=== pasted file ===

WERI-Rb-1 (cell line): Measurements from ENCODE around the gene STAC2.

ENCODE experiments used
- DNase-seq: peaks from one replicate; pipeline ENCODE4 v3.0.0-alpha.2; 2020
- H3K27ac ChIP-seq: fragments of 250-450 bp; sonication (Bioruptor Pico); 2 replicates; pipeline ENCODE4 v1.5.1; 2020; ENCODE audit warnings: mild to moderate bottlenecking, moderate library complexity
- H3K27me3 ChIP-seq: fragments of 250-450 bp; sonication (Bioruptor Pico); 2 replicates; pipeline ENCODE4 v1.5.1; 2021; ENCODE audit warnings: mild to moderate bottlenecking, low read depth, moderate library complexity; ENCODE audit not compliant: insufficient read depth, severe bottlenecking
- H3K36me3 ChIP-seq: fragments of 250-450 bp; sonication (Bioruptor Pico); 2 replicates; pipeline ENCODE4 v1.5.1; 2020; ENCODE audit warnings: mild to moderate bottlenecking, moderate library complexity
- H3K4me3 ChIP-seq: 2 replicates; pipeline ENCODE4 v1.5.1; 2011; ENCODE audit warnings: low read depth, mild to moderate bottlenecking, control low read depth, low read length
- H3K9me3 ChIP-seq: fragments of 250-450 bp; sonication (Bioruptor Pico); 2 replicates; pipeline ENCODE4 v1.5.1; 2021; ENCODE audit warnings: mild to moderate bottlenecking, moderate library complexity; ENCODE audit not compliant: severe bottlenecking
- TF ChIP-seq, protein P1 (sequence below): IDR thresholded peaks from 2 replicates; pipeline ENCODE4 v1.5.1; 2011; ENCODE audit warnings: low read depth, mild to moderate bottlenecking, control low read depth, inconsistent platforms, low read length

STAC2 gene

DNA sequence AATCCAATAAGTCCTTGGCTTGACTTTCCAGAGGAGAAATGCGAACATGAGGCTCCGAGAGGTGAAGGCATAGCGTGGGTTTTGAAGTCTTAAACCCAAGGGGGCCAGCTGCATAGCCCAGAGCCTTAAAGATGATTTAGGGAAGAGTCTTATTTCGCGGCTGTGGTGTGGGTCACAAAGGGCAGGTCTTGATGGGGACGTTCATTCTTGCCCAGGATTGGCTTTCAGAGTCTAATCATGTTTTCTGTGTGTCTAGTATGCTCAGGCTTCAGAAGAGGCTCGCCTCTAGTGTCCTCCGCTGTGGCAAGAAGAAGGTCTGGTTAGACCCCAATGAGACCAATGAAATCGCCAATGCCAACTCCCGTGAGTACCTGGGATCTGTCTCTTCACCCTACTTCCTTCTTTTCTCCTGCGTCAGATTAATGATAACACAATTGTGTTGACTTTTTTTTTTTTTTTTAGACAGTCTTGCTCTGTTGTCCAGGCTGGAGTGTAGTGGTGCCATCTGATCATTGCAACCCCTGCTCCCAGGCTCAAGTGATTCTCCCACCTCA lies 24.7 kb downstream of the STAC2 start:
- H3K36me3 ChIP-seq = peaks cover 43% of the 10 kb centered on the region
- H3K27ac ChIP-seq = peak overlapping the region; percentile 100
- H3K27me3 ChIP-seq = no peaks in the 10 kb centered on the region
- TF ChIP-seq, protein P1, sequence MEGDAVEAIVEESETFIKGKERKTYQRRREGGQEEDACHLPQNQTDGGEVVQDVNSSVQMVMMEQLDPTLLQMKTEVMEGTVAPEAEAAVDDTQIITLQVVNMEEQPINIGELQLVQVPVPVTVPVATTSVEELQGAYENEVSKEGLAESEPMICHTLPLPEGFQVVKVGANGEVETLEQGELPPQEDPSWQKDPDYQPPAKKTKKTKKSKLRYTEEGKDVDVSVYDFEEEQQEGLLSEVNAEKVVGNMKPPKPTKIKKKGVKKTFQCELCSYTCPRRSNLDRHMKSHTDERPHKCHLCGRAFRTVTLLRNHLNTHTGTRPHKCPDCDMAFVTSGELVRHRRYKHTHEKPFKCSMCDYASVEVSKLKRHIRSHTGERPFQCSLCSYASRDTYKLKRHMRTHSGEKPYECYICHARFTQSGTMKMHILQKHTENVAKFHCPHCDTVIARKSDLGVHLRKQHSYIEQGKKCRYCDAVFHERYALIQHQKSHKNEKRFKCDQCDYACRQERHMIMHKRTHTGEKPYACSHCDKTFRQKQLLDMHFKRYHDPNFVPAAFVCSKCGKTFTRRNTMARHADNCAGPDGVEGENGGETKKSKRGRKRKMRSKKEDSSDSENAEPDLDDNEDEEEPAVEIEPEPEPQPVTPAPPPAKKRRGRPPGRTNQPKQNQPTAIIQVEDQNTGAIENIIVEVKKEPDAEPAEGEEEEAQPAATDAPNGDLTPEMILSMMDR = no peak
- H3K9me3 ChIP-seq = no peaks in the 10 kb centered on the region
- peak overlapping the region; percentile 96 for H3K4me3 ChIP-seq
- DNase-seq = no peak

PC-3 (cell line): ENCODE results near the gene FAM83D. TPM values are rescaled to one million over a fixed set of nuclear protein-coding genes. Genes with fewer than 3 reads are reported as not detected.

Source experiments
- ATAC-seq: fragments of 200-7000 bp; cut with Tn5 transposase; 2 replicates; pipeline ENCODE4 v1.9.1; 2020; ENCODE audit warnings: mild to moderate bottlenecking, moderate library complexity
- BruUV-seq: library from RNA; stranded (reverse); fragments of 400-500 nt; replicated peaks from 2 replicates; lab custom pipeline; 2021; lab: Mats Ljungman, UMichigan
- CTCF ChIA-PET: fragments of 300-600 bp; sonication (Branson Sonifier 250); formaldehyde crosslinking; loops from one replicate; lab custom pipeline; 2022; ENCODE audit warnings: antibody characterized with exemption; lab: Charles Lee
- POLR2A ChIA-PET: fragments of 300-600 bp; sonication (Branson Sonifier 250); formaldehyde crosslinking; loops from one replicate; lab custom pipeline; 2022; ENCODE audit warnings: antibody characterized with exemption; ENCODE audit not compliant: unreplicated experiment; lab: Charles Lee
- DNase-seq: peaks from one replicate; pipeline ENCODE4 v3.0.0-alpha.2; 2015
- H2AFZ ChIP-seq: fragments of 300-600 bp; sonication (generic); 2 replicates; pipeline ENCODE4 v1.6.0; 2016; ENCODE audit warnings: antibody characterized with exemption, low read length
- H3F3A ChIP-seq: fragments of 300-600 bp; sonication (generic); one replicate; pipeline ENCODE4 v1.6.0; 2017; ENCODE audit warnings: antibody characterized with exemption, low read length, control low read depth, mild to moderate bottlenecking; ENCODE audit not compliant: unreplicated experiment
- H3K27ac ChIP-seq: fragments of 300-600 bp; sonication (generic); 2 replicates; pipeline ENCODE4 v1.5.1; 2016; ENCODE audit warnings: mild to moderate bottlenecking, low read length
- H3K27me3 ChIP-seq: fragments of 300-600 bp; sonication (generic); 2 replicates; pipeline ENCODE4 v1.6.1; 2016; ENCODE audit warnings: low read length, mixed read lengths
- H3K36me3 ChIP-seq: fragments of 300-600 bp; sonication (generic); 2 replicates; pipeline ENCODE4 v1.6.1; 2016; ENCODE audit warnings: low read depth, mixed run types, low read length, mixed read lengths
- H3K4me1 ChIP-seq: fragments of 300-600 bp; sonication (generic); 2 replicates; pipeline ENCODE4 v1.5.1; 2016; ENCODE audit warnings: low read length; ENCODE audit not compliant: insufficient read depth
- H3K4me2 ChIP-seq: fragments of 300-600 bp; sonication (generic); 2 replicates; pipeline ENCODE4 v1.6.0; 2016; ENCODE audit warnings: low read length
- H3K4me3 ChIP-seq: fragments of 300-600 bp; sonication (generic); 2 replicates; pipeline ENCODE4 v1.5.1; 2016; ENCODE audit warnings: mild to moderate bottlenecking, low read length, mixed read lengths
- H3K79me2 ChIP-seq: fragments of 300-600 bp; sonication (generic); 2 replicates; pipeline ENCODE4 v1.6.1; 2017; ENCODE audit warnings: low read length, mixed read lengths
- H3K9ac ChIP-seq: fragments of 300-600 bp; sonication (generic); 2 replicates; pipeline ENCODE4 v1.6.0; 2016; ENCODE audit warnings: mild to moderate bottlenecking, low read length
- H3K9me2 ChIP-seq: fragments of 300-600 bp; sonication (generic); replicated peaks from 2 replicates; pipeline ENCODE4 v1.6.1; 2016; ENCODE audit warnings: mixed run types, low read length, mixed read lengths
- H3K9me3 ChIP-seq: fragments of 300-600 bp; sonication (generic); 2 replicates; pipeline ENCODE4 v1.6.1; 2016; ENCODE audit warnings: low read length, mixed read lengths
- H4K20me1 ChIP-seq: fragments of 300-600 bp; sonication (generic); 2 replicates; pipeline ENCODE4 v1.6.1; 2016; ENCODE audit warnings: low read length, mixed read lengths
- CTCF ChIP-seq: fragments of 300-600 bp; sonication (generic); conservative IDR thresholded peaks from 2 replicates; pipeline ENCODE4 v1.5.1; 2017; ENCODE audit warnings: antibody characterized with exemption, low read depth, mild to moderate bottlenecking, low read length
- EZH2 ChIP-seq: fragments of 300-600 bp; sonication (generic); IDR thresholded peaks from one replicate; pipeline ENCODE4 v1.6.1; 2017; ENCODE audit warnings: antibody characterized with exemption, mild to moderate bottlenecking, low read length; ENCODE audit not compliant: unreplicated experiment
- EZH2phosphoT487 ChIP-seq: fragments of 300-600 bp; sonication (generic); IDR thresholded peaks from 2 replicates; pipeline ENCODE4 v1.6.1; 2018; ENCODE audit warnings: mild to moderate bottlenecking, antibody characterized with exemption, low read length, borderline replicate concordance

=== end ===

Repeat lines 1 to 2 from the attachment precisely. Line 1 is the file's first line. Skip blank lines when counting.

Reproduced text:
WERI-Rb-1 (cell line): Measurements from ENCODE around the gene STAC2.

ENCODE experiments used